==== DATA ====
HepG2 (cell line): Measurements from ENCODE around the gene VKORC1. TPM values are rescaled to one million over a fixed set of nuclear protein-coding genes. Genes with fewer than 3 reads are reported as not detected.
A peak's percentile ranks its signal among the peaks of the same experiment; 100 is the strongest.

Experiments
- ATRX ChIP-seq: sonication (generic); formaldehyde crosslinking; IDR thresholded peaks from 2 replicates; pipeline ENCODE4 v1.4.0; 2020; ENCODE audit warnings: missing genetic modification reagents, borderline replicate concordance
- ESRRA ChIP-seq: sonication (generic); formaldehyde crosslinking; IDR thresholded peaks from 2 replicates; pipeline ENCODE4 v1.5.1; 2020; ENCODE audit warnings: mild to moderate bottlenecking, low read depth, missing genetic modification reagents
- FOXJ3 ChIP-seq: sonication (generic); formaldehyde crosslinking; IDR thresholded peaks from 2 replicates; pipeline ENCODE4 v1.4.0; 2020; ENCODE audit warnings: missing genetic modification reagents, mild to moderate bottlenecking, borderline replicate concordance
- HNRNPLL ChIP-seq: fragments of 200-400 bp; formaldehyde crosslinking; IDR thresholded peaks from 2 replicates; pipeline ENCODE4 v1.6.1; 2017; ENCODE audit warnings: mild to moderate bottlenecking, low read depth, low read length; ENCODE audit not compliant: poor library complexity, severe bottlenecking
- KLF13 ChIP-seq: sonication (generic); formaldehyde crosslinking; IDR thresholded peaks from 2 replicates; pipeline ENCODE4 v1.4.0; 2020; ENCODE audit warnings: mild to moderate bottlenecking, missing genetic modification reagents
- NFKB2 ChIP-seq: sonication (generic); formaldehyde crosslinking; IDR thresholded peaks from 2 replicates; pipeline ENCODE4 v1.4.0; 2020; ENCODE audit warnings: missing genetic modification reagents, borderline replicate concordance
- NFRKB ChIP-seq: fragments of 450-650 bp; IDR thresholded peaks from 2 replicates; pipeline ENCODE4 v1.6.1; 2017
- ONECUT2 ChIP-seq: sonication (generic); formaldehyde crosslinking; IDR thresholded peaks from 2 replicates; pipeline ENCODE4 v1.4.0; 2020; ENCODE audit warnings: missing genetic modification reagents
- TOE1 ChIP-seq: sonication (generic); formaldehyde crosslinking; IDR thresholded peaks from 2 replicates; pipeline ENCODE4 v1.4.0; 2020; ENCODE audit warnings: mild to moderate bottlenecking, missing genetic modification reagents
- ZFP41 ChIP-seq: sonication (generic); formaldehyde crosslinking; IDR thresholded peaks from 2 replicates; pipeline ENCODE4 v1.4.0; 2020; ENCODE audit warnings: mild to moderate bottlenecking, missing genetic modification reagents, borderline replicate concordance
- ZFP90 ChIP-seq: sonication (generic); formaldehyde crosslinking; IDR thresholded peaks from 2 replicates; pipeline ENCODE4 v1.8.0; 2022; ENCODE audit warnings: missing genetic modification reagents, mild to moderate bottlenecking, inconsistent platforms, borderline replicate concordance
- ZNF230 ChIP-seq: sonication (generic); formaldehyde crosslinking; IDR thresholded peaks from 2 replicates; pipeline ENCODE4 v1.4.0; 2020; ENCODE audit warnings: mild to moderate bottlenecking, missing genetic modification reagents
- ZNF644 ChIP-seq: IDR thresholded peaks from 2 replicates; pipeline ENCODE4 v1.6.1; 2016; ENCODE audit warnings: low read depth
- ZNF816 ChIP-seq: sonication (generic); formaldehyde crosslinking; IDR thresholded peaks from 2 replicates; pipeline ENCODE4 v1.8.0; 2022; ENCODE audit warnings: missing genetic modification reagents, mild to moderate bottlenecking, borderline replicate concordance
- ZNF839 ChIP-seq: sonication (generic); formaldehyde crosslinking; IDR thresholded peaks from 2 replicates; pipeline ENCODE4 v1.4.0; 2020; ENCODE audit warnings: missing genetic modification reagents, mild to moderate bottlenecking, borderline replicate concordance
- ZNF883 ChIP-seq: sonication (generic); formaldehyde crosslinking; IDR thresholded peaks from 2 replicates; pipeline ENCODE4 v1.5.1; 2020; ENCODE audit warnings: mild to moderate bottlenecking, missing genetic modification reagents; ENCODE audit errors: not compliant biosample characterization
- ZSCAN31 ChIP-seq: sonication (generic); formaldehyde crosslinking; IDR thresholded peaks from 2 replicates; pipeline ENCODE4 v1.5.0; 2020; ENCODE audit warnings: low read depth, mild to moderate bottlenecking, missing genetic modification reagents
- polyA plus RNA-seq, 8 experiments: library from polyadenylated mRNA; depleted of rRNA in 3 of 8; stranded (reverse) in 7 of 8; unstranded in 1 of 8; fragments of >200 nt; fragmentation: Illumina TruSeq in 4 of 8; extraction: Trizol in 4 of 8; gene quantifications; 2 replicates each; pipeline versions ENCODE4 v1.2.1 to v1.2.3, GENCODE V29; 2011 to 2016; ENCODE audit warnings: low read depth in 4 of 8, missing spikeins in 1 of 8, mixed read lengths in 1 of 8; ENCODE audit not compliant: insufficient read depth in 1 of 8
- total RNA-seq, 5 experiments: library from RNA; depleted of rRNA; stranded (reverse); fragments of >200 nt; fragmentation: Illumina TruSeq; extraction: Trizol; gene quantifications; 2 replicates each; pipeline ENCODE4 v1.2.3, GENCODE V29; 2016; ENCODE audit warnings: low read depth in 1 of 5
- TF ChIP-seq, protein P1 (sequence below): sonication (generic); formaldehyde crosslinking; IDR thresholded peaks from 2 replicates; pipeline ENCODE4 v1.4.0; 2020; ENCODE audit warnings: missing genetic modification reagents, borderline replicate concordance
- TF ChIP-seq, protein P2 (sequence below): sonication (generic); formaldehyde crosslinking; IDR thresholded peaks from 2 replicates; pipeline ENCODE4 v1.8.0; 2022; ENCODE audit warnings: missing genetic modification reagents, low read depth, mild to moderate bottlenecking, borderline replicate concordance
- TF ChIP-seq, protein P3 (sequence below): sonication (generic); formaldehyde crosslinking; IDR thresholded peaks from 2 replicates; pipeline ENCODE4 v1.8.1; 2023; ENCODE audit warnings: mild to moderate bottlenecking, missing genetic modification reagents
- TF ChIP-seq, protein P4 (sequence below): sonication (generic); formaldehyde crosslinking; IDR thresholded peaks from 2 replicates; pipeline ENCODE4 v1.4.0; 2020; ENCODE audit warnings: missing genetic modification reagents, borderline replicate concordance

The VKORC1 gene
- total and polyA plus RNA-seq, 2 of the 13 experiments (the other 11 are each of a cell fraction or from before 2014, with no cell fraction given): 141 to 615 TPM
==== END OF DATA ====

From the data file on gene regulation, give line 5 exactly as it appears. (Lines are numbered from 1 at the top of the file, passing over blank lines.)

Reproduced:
- ESRRA ChIP-seq: sonication (generic); formaldehyde crosslinking; IDR thresholded peaks from 2 replicates; pipeline ENCODE4 v1.5.1; 2020; ENCODE audit warnings: mild to moderate bottlenecking, low read depth, missing genetic modification reagents